YouTube widens ban on misinformation to all vaccines, not just COVID shots


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CNET
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YouTube is broadening its rules on medical misinformation to crack down on videos with false claims about all established vaccines, not just COVID-19 vaccines. The policy change paves the way for YouTube to possibly crimp further proliferation of persistent myths and conspiracies about vaccines, such as the untrue belief they cause autism or infertility. 

YouTube, like Facebook, Twitter, Reddit and many other internet companies that give users a platform to post their own content, has grappled with how to balance freedom of expression with effective policing of the worst material posted on its site. Over the years, YouTube has grappled with different kinds of misinformation; conspiracy theories; discrimination; hate and harassment; child abuse and exploitation and videos of mass murder, all at an unprecedented global scale. Critics of YouTube argue that the company’s content moderation efforts still fall short too often, or arrive too late. 

Starting Wednesday, YouTube will take down any videos alleging that approved vaccines don’t work, are dangerous, cause chronic health problems or contain harmful ingredients. The rule applies for vaccines approved and confirmed to be safe and effective by local health authorities and World Health Organization.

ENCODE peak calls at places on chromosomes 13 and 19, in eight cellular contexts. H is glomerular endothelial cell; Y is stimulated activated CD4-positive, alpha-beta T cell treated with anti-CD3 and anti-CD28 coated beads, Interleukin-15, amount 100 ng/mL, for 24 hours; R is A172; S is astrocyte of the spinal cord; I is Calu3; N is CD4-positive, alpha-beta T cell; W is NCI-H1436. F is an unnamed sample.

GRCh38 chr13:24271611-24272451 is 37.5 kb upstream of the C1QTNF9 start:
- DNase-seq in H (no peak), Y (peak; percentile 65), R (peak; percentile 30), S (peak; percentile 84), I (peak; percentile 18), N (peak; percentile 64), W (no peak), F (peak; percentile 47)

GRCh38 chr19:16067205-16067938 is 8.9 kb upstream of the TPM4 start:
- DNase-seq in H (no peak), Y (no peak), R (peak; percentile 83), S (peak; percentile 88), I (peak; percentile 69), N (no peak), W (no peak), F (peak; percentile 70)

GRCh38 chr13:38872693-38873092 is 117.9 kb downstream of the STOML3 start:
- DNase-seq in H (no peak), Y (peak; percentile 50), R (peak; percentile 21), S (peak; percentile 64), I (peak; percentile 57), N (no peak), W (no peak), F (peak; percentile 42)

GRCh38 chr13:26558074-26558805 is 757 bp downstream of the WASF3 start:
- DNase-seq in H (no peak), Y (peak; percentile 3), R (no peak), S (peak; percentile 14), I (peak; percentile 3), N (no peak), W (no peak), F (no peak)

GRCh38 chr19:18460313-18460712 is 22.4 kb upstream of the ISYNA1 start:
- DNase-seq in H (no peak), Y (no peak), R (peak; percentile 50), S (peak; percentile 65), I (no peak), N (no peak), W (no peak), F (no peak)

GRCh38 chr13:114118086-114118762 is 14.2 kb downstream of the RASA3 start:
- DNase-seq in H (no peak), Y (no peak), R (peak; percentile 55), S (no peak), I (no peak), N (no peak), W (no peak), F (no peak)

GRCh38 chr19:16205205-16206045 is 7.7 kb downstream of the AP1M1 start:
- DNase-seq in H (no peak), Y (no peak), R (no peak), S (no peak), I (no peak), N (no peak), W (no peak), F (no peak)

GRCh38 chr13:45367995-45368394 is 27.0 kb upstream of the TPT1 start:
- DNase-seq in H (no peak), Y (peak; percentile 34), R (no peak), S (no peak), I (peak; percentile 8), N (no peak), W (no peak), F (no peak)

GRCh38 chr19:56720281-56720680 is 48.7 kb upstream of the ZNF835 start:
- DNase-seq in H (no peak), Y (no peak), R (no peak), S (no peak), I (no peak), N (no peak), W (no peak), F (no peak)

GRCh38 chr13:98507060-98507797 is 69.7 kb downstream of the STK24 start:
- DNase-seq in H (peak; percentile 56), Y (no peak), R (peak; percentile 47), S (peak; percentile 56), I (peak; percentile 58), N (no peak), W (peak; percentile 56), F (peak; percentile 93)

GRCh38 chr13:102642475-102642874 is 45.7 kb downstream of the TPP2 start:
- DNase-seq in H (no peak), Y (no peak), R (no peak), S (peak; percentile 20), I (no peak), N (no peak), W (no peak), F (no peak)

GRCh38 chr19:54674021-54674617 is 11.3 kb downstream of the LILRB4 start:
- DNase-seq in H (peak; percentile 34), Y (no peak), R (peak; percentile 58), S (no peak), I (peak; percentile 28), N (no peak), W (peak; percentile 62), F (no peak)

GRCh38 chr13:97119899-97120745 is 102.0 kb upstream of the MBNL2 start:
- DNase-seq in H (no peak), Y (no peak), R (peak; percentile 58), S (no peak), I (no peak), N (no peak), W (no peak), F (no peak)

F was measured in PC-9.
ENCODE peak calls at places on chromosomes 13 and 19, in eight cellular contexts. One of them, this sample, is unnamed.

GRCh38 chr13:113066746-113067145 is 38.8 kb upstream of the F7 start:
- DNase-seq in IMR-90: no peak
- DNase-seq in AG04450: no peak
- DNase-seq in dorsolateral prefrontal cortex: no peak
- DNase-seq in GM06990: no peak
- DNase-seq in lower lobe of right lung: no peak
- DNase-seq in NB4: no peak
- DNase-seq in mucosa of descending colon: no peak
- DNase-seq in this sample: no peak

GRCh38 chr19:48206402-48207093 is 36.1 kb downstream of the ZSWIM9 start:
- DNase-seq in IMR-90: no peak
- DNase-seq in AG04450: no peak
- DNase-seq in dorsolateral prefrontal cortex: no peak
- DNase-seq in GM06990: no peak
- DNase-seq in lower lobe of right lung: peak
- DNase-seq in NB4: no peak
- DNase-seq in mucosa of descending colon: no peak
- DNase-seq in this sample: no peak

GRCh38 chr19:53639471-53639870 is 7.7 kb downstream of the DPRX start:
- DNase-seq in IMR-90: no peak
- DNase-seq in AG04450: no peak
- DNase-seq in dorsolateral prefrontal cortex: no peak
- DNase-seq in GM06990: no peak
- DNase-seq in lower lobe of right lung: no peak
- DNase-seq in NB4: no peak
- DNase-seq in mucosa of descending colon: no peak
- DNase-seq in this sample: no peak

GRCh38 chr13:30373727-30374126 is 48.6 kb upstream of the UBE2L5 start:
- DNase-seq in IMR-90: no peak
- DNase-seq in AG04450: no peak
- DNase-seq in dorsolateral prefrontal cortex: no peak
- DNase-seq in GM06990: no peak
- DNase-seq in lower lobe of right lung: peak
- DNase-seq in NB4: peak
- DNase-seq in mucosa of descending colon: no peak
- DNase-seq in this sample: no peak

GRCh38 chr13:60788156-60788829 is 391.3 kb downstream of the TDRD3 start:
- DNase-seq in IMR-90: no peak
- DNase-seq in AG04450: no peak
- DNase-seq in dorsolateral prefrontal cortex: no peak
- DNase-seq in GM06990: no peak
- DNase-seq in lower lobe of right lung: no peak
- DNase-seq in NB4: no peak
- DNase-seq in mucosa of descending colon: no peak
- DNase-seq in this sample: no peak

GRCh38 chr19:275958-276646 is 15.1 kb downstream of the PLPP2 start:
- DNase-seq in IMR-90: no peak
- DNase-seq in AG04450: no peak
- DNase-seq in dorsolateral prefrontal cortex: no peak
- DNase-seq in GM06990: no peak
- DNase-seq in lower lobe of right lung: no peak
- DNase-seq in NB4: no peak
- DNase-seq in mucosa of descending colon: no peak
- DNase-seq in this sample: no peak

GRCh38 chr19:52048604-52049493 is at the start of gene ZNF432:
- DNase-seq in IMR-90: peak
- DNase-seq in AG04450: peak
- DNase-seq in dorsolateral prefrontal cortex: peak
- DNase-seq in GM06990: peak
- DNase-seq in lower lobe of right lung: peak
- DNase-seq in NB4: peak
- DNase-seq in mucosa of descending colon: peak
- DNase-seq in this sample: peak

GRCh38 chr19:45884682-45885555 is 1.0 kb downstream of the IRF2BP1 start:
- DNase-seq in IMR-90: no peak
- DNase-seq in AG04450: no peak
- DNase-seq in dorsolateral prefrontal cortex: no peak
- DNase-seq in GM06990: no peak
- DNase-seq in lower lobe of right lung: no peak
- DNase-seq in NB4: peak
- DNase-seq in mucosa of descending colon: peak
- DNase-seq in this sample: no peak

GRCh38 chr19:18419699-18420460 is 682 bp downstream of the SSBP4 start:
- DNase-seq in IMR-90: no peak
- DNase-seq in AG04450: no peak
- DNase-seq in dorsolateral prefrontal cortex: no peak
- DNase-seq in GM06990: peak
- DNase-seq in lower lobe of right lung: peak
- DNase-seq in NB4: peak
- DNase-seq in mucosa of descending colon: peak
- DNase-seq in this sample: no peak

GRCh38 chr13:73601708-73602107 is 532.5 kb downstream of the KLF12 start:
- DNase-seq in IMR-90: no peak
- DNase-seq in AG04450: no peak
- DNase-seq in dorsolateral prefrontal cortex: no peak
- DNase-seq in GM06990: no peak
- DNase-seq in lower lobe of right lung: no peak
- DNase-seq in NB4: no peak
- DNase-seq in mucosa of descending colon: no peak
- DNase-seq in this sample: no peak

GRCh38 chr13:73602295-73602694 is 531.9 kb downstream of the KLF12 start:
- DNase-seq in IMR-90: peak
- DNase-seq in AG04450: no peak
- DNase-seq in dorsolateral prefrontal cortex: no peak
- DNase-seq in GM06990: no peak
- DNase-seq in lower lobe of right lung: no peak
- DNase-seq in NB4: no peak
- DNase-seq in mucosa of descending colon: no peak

“We’ve steadily seen false claims about the coronavirus vaccines spill over into misinformation about vaccines in general, and we’re now at a point where it’s more important than ever to expand the work we started with COVID-19 to other vaccines,” the company said in its post. 

YouTube has taken down 130,000 videos specifically for COVID-vaccine misinformation since last year, the company claimed Wednesday. To put that in context, YouTube has previously said it generally removes nearly 10 million total videos each quarter across the categories of policy violations. And since February 2020, YouTube has removed more than 1 million videos related to “dangerous” coronavirus information, such as false cures or claims of a hoax, the company said in August. (Putting these numbers in the greater context of YouTube’s full scope is difficult because of the gargantuan scale of Google’s service, which is the internet’s biggest source of video with more than 2 billion monthly users.)

YouTube said that the new policy applies to specific, established immunizations like vaccines for measles or Hepatitis B. But it also applies to false claims about established vaccines generally. 

The new, broader policy will allow content about vaccines policies, new vaccine trials and historical vaccine successes or failures. It said it would make exceptions for videos that include some misinformation about vaccines if they also include context about “countervailing views” from health authorities in the video itself, in its audio or in the title or description text. 

Personal testimonials relating to vaccines will also be allowed, so long as the channel doesn’t show a pattern of promoting vaccine hesitancy, nor does that video violate any other of the site’s rules. 





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